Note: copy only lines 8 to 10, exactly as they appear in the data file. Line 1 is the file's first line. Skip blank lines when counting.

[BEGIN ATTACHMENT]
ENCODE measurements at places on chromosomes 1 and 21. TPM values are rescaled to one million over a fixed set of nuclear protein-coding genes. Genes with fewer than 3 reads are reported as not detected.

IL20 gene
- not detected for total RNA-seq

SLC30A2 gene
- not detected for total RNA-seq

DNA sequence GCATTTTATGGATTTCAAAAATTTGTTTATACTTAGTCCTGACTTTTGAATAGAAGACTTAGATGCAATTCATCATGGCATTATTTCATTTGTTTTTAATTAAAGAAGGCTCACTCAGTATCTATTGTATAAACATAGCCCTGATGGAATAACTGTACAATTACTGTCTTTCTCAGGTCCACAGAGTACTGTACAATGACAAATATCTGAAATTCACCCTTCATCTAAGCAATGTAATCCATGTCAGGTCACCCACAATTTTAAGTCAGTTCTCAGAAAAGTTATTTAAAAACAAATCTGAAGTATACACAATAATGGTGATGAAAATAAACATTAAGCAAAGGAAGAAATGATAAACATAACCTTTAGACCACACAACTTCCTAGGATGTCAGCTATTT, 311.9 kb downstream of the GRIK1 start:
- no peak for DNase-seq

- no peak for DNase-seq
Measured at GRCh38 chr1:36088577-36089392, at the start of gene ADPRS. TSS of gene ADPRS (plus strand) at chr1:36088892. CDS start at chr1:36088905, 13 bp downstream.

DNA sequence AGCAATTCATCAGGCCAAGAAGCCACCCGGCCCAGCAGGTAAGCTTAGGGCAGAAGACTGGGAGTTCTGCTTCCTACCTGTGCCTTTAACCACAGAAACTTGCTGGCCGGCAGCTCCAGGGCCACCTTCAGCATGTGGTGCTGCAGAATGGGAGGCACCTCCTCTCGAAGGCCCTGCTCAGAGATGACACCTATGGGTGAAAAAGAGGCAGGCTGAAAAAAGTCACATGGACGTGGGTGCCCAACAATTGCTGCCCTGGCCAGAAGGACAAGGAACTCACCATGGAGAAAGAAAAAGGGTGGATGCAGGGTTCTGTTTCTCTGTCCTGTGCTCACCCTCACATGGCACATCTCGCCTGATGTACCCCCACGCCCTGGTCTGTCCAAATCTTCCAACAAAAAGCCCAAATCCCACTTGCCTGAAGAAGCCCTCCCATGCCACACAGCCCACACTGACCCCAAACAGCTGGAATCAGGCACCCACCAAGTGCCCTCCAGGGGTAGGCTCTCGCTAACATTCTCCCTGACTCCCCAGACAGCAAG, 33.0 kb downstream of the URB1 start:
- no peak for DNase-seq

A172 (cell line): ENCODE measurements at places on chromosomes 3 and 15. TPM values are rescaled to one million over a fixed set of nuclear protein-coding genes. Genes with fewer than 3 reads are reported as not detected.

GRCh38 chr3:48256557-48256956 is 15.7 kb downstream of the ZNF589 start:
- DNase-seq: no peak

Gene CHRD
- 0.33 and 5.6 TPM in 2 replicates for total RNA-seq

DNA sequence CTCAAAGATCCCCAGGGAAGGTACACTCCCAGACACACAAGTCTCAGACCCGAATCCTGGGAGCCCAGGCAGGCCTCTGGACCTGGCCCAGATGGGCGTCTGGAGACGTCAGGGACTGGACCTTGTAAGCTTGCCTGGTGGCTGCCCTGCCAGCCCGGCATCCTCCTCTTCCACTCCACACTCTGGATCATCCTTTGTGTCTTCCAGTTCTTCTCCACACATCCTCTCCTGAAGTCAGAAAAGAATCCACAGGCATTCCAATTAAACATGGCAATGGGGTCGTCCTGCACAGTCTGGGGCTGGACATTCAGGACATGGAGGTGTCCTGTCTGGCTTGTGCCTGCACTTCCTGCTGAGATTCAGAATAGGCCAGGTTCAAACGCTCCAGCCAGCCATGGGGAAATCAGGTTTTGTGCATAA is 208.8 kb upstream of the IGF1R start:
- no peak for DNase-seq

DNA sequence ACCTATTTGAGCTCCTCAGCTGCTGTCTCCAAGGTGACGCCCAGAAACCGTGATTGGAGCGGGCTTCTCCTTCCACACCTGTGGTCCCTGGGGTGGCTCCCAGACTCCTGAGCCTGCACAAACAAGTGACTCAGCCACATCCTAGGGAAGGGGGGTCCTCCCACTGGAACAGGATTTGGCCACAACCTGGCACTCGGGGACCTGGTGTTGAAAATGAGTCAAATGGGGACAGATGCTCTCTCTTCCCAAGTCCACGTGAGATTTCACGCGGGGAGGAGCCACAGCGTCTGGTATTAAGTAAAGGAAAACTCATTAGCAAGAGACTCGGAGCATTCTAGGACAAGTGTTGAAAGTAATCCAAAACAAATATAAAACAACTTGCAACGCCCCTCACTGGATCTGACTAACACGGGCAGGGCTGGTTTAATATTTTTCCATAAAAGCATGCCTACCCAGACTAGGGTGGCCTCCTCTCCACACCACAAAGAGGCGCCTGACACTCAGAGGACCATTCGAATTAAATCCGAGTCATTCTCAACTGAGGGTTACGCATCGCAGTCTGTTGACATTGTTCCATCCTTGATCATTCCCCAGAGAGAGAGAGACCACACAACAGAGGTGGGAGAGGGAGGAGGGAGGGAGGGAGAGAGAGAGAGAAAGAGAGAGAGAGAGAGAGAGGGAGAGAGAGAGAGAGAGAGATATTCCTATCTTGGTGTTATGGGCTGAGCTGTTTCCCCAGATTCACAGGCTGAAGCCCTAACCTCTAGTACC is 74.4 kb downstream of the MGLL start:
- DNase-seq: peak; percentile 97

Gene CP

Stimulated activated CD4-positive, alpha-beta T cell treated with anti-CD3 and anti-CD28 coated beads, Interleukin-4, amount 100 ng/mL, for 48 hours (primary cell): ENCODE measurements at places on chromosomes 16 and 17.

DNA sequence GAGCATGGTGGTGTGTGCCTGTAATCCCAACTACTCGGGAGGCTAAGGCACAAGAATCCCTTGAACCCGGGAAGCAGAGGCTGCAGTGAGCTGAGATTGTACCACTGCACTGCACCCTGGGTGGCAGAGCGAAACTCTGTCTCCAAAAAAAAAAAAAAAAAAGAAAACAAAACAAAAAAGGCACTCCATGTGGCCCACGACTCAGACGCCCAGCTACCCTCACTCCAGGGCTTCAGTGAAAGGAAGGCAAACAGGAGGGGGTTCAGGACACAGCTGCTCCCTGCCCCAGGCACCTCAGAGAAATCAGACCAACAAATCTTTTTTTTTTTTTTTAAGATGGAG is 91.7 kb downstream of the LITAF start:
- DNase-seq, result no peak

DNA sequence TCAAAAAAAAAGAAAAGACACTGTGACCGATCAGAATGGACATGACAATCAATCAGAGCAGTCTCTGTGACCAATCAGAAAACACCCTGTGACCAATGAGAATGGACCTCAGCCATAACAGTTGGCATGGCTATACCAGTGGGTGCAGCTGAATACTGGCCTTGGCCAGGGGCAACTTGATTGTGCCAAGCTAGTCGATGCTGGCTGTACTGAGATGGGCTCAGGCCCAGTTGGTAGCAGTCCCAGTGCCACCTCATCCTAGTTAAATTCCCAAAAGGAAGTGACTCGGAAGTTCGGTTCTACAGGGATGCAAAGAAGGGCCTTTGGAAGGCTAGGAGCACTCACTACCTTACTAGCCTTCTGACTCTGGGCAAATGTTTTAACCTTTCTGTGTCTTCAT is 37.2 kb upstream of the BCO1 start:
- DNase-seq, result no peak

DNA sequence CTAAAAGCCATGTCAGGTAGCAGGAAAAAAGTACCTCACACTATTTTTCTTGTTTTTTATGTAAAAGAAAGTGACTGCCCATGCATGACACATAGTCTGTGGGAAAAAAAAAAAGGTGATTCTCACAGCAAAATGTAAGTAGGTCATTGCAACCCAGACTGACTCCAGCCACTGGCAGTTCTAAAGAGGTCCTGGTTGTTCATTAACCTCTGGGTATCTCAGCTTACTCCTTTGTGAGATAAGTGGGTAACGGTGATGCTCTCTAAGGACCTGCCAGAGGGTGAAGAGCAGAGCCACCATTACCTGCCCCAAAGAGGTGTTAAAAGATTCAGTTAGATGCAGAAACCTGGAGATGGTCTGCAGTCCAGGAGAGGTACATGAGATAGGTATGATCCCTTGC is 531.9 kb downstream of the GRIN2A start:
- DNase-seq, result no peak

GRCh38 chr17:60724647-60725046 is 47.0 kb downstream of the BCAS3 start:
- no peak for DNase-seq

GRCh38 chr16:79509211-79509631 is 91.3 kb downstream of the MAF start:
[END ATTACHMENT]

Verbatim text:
- no peak for DNase-seq
Measured at GRCh38 chr1:36088577-36089392, at the start of gene ADPRS. TSS of gene ADPRS (plus strand) at chr1:36088892. CDS start at chr1:36088905, 13 bp downstream.

DNA sequence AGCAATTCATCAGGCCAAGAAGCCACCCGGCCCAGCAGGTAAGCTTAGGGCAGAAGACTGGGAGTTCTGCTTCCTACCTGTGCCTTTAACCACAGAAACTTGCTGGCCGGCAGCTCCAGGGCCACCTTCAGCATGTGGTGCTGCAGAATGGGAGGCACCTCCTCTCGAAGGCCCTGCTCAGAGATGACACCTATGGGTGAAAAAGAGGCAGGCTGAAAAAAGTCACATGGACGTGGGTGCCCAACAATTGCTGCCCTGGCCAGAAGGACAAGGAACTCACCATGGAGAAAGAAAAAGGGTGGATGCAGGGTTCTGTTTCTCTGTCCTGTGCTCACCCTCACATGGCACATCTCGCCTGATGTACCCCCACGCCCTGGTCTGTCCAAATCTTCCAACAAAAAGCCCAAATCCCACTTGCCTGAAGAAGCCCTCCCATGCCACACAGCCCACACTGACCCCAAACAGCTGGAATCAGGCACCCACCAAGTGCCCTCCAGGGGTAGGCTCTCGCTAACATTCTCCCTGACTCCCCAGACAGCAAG, 33.0 kb downstream of the URB1 start: